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Fuse Preview

Posted by Erin Marcon On Friday 21 December 2012Comments Off


Coming to 360 and PS3 l Published by EA l Developed by Insomniac Games l Classification TBA l Supports 1-8 players l Due to arrive March 2013

As I wandered over to the four player Fuse terminal, I quietly promised myself that I wasn’t going to be the weak link in this team based third person shooter. As long ranged weapons specialist Jacob Kimble, I would be responsible for thinning out opposition ranks long before we reached them and eliminating enemies perched high above the level. Obviously, my first priority was to gather intel for The Black Panel, but if I could do it without embarrassing myself, well, that would be a nice bonus. I materialised on a snow swept mountain road alongside my teammates.  Seconds later, a sniper’s bullet tore through my head and I crumpled to the ground as the colour drained from the screen. Team healer Isabelle Sinclair rushed over to revive me for the first of many times.

I had the most fun when I combined my attacks with those of my squad mates.

We began our assault proper. A terrorist organisation known as Raven had holed up in a remote installation and we were determined to root them out. The simple and reliable cover system made negotiating the environment a breeze. I could crouch behind a barricade, pick off some advancing henchmen and then transition to another cover point with consummate ease. My principle weapon was a bow-like device powered by the mysterious substance known as Fuse. Whenever one of my bullets struck home, it would pin the enemy solider to the wall behind him. There, he would writhe in agony, before being consumed by fire.

The Raven forces, though largely generic in terms of visuals, threw a couple of curveballs our way. The most interesting was a quartet of shield carrying soldiers advancing in formation like a Roman phalanx. Only by subjecting them to sustained fire from a variety of angles were we able to make them break ranks. After a while, I was informed that I could activate a special ability, which I did… only to see my entire body engulfed in flames. I wasn’t too fussed, though, as the raging inferno actually granted me a limited form of invulnerability (don’t try this at home). I had the most fun when I combined my attacks with those of my squad mates. For instance, I would often advance behind the energy shield projected by team leader Dalton Brooks. This enabled me to pick off several intransigent foes without risking my own neck.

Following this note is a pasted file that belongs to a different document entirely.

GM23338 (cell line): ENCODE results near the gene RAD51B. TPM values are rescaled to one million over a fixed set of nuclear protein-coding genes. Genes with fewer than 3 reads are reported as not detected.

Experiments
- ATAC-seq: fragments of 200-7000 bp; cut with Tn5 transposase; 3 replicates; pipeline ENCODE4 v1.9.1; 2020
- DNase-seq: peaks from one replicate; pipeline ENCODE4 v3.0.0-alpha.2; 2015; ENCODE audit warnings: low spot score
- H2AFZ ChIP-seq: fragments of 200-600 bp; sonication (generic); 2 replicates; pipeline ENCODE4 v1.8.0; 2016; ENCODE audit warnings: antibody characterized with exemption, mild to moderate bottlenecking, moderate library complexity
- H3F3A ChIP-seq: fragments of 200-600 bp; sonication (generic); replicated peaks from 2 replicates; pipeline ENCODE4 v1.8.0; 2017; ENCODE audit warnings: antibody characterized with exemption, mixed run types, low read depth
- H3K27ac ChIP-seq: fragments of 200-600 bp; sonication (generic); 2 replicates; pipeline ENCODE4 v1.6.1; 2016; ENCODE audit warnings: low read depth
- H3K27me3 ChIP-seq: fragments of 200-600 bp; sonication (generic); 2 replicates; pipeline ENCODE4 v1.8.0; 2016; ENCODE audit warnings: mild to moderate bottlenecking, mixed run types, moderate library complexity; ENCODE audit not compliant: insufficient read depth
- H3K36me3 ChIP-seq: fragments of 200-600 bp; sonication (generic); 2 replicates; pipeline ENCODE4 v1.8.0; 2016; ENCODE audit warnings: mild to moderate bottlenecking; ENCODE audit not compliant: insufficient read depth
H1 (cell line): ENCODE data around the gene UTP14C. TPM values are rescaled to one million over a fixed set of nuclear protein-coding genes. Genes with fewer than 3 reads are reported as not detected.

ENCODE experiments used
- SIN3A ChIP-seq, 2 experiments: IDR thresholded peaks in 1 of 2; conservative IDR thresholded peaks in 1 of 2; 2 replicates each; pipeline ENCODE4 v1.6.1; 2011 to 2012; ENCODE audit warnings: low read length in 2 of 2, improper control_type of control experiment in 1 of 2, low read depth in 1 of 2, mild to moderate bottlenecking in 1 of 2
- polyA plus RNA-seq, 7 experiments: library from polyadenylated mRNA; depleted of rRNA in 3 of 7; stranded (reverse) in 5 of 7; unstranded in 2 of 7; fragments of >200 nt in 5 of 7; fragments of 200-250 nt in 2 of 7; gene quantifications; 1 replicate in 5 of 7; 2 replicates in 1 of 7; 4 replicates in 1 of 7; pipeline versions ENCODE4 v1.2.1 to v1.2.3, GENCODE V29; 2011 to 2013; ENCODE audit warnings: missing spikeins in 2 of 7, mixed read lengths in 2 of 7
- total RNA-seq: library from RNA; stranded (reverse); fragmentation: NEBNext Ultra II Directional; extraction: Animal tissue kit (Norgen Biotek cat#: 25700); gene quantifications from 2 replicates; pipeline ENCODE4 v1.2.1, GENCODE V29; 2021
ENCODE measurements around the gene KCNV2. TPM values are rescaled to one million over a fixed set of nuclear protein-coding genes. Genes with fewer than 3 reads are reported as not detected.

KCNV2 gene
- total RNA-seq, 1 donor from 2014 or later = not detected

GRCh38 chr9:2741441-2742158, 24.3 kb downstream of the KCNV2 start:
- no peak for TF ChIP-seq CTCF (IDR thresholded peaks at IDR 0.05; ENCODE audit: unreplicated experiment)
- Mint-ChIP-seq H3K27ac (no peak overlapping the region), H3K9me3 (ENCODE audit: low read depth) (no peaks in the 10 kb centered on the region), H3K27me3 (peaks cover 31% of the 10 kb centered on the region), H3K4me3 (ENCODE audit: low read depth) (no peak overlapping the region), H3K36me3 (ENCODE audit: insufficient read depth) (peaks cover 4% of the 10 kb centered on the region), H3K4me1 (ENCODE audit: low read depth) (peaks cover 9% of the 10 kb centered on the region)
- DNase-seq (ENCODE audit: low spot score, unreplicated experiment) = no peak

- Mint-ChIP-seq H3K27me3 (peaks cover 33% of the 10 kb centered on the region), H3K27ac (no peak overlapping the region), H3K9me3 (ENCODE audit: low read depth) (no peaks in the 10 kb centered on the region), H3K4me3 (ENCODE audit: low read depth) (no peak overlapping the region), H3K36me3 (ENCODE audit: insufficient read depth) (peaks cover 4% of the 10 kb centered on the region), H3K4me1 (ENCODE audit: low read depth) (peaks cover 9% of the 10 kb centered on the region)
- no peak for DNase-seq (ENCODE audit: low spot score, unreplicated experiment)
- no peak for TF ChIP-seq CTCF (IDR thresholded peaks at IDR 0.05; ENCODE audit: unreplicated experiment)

Not wanting to monopolise the controller, I reluctantly handed it over and stood back to watch. It wasn’t long before I realised that I had made two incorrect assumptions during my time with the game. My belief that I had been sharing the trenches with my fellow journalists was the first to be swept aside. In reality, the AI had been controlling my three teammates and I hadn’t even noticed the difference. And then it dawned on me. Every time I had been revived by a squad mate, I had shouted a brief “thanks” over the roar of explosions and gunfire. As soon as the humiliation of repeatedly expressing my gratitude to people who almost certainly didn’t know what I was talking about subsided, I concluded that this boded very well indeed for a game that required all four characters to be active regardless of how many players were signed in.

It felt more like an arcade set piece designed to be played over and over again than a unique single player experience.

The second assumption to be dragged kicking and screaming into extinction was my steadfast belief that I had been playing the Horde-like Echelon mode. Granted, it had been introduced to me as story content, but its enclosed nature and wave based structure had convinced me otherwise. It felt more like an arcade set piece designed to be played over and over again than a unique single player experience. Almost as soon as the EA rep set me straight, another couple of facts came to mind. The Echelon mode was to feature maps inspired by the story and any experience points earned or customisations unlocked would carry over from one mode to the other. Was there truly to be so little to differentiate the main campaign from the high score shenanigans of Echelon? Was this to be another Brink?

We still had a little time left with the game, so I seized the opportunity to test drive stealth specialist Naya Deveraux. While I couldn’t figure out how to activate the cloaking device, I had a great time with her signature weapon. This incredible gun projected a tiny singularity onto the battlefield. The closest target quickly vanished into its depths (never to return). A handful of nearby enemies were also drawn towards the black hole, but as soon as it closed, they were thrown backwards through the air like rag dolls. As these secondary victims struggled to regain their footing, I happily mowed them down.

My concerns regarding the structure of the single player campaign were tempered by several factors. The core gameplay felt smooth and intuitive, the arsenal varied and inventive, the AI convincing and reliable. As a taxi carried me away from the event, I couldn’t shake the feeling that the most crucial question of all had yet to be answered. Why did one of the NPCs look so much like Ronn Moss?


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